Burning mouth syndrome (BMS) is a condition that causes a burning feeling in your mouth. The sensation can develop suddenly and occur anywhere in your mouth. It’s commonly felt on the roof of your mouth, tongue, and lips. This condition can become a chronic, everyday problem, or it may occur periodically.
Understanding potential causes and treatment options for BMS can help you cope with the condition and find relief. According to the American Academy of Oral Medicine (AAOM), BMS occurs in about 2 percent of the population. Women are more likely than men to receive a diagnosis of this condition.
Symptoms of burning mouth syndrome
BMS can be mild or severe, and vary from person to person. Some people describe the burning feeling as comparable to the burning sensation of eating food that’s too hot. Others say that it feels scalding. In milder cases, BMS may cause slight tingling or numbness.
Symptoms of BMS can last for a lengthy period of time. Dealing with constant mouth pain for days, weeks, months, or years can make it difficult to eat or drink, although some people experience relief after eating and drinking.
Causes of burning mouth syndrome
There isn't one specific cause of BMS. There are two types of the condition, depending on the cause:
Primary burning mouth syndrome
Primary BMS means there is no identifiable cause. Burning mouth can be a symptom of many illnesses or diseases. As a result, diagnosing this condition is difficult and often a matter of exclusion. For an accurate diagnosis, your doctor may run the following tests to check for abnormalities:
- blood test
- oral swab
- allergy test
- salivary flow test
If an underlying illness doesn’t cause BMS, your doctor may make a diagnosis of primary BMS. This is burning mouth without an identifiable cause.
Secondary burning mouth syndrome
Secondary BMS, on the other hand, has a clear, identifiable cause. This can vary from person to person. Possible causes include:
- hormonal changes
- dry mouth
- nutritional deficiency, such as iron, zinc, or B vitamin deficiency
- mouth infection
- acid reflux
Burning mouth syndrome and menopause
BMS is more common in older women, particularly menopausal women. It can also affect premenopausal women. According to one study, BMS is seen in 18 to 33 percent of postmenopausal women.
The cause behind developing BMS is primarily due to a hormone imbalance, or more specifically, a drop in estrogen levels. This hormone decrease can reduce saliva production, cause a metallic taste in the mouth, and trigger a burning sensation in the mouth. Some menopausal women also experience greater sensitivity to pain.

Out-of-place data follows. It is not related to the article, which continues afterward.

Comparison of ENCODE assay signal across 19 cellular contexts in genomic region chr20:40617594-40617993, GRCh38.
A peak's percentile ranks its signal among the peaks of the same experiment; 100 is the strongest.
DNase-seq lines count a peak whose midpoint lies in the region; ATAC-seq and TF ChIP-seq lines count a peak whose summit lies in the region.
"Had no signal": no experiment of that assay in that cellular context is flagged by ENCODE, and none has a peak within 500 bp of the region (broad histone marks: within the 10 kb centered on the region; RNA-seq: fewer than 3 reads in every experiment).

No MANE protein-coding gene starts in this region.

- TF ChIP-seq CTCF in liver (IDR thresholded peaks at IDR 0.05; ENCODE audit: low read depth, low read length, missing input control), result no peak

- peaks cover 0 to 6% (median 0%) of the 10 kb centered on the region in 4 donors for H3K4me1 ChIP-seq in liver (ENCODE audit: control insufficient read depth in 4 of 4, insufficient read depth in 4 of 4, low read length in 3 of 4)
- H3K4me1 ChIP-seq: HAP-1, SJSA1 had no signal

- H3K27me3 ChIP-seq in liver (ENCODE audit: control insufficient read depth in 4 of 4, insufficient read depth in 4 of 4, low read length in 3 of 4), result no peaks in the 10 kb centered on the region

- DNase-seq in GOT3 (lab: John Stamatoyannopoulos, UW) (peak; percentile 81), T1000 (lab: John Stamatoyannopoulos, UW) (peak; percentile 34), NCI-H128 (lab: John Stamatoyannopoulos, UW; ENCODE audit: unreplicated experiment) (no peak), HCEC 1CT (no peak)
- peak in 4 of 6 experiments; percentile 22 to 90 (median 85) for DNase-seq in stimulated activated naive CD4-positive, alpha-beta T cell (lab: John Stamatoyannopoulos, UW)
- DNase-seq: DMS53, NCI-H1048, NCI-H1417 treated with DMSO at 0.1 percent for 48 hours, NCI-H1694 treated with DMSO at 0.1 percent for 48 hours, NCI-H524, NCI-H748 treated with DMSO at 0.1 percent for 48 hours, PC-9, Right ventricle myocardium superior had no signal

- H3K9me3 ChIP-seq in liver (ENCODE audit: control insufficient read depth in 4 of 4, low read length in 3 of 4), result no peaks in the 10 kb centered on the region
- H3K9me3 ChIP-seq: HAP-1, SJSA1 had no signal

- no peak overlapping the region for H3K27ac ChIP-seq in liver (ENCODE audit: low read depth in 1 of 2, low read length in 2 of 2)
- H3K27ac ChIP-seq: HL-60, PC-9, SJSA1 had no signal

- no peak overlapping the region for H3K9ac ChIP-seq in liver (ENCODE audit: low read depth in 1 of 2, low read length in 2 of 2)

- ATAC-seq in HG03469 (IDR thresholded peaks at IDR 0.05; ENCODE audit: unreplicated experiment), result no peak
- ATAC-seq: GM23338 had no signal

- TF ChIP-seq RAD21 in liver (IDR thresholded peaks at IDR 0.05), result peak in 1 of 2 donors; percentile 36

Since there’s a link between BMS and reduced estrogen levels, hormone replacement therapy (HRT) may relieve symptoms in menopausal women, although more studies are needed to evaluate how effective this therapy is.
Treatments for burning mouth syndrome
Treatment for secondary BMS
If your doctor finds that there’s a specific medical condition causing your BMS, stopping the burning sensation involves treating the underlying health problem. Some of these include:
- Acid reflux: Medication to neutralize stomach acid may help relieve symptoms of BMS.
- Dry mouth: If you have dry mouth, ask your doctor about products to increase saliva production, or take vitamin shots or supplements for a vitamin deficiency.
- Mouth infection: You doctor can also prescribe medication to treat an underlying oral infection, or a pain reliever.
Treatment for primary BMS
If you don’t have an underlying health problem, BMS usually resolves on its own. In the meantime, take these steps to ease symptoms:
- Suck on small ice chips throughout the day to lessen the burning sensation.
- Drink or sip cold liquids throughout the day to relieve mouth pain. Some people experience relief after drinking.
- Avoid acidic foods, like citrus fruits.
- Avoid food and drinks that worsen or trigger the burning sensation. Limit your consumption of hot beverages and spicy foods. Monitor your symptoms after smoking or consuming alcohol. Both actions can worsen BMS. Keep in mind that medications containing alcohol can also worsen symptoms.
- Change your toothpaste. If burning worsens after brushing your teeth, switch to a toothpaste specifically for people with mouth sensitivities, or use baking soda as a toothpaste or mouth rinse. Dissolve a spoonful of baking soda in lukewarm water and rinse your mouth to neutralize acid and cool the burning sensation.
- Stay active and practice relaxation techniques to reduce stress, like yoga, exercise, and meditation.